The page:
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Vaginal Microbicides for AIDS Prevention

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HIV infection and AIDS continue to spread worldwide, and women account for an estimated 50 percent of those infected. Unprotected heterosexual vaginal intercourse is an important source of new cases. Condoms are widely recognized as effective in prevention, but their availability has not stopped the pandemic. This method is controlled by the male partner. It would be beneficial to have a safe, effective prevention method that is controlled by the female partner. A recent medical review article reports that women around the world face social, economic, and legal disadvantages which limit their ability to protect themselves from sexually transmitted infections using currently available means.

A promising approach is microbicidal drug products designed for vaginal use. Ideally, the same product could kill pathogenic microbes that cause several different, common sexually transmitted infections. Issues in the development of these products include the drug delivery system and the choice of drug. The review article reports that 50 drug candidates were in preclinical development as of late 2008. An update posted online in October 2009 reports 11 of these in clinical trials.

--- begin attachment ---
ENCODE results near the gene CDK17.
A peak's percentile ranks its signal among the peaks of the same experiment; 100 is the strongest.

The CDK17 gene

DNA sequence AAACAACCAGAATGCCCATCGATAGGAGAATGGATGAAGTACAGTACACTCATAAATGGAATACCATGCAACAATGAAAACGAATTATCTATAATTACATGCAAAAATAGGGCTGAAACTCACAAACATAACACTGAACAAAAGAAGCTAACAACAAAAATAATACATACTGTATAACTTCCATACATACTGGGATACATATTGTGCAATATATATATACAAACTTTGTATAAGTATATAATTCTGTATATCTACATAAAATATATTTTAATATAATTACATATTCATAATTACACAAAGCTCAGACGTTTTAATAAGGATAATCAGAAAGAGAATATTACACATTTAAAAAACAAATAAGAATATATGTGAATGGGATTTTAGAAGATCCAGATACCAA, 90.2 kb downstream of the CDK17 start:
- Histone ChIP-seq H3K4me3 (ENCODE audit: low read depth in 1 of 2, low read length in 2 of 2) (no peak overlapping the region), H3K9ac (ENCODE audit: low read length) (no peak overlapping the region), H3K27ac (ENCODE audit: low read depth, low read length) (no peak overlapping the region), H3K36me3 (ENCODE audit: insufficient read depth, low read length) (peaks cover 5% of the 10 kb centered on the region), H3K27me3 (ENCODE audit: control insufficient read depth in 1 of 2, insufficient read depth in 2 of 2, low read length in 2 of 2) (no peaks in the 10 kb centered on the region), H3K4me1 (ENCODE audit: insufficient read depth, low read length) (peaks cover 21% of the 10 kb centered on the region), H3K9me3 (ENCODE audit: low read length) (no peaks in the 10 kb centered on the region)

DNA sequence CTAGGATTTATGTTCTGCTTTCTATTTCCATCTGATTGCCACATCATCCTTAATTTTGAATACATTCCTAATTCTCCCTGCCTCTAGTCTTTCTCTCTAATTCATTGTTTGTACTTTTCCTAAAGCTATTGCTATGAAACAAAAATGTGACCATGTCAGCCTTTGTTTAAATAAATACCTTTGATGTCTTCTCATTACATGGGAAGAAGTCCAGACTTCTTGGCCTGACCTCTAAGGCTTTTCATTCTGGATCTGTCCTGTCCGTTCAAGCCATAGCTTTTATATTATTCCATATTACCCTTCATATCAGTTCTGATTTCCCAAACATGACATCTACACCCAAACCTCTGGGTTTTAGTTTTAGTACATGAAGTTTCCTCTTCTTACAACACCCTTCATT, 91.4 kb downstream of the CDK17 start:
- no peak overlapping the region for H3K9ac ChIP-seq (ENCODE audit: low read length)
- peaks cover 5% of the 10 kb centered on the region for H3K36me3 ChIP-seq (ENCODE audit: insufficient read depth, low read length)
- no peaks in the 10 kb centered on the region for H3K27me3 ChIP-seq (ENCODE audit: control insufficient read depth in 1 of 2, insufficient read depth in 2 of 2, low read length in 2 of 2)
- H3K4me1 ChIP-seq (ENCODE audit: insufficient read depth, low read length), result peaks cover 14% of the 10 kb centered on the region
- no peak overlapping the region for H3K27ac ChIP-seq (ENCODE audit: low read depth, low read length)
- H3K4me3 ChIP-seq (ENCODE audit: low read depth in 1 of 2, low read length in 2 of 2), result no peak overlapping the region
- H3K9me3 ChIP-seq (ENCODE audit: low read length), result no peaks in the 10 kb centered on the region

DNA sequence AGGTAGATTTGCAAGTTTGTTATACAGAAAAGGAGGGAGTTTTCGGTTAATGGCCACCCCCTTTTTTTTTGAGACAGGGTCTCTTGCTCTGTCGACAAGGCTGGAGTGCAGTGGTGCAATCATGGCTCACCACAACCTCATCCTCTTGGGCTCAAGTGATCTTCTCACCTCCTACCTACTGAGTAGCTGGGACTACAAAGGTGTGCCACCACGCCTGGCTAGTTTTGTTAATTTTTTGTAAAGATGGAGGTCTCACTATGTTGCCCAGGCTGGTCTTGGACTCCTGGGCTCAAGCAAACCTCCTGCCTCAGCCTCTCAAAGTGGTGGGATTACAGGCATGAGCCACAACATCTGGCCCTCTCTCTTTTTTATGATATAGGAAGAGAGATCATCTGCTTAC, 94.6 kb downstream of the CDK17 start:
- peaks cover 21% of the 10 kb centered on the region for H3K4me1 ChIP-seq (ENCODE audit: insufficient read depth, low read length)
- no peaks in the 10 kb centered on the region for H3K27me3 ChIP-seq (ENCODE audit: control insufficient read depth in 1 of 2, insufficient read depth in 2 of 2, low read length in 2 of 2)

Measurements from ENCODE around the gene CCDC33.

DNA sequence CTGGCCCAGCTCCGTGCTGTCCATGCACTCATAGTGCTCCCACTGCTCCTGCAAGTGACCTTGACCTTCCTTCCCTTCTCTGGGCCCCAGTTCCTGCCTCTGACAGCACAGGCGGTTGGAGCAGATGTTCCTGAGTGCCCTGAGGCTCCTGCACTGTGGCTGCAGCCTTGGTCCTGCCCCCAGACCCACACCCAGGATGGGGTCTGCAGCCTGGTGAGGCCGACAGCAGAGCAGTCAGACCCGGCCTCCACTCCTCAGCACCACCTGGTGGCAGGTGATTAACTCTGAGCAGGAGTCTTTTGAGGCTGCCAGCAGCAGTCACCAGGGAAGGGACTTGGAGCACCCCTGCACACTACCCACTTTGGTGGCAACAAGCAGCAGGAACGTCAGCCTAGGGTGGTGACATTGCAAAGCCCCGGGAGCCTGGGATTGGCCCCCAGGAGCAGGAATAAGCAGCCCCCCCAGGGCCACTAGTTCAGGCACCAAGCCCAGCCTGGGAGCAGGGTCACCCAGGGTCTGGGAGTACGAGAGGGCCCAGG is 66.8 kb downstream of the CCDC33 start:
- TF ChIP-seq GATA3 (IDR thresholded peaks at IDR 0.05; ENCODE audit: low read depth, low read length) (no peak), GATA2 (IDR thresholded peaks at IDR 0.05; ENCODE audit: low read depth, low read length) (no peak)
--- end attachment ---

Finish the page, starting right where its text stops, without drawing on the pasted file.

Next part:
Drugs already on the market for vaginal use include treatment for yeast infection. Researchers also recognize the potential of vaginally administered drugs for systemic use. Oral drugs have the disadvantage of “first pass metabolism” because everything absorbed from the intestines goes to the liver first. Skin patches are available for some drugs in order to reach their targets with less of the dose metabolized by the liver. The vagina has an excellent blood supply and large surface area that can be used for drug absorption. Thus, anti-HIV drugs administered vaginally have a double potential for killing the virus with minimal side effects.

Most drug delivery systems for vaginal use are in the form of gels or ointments. These may not be optimum for HIV prevention. Women in clinical trials report negative experiences with the products leaking or dripping. Alternate systems include vaginal rings, currently used for contraception, and films.

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We value and respect our HERWriters' experiences, but everyone is different. Many of our writers are speaking from personal experience, and what's worked for them may not work for you. Their articles are not a substitute for medical advice, although we hope you can gain knowledge from their insight.


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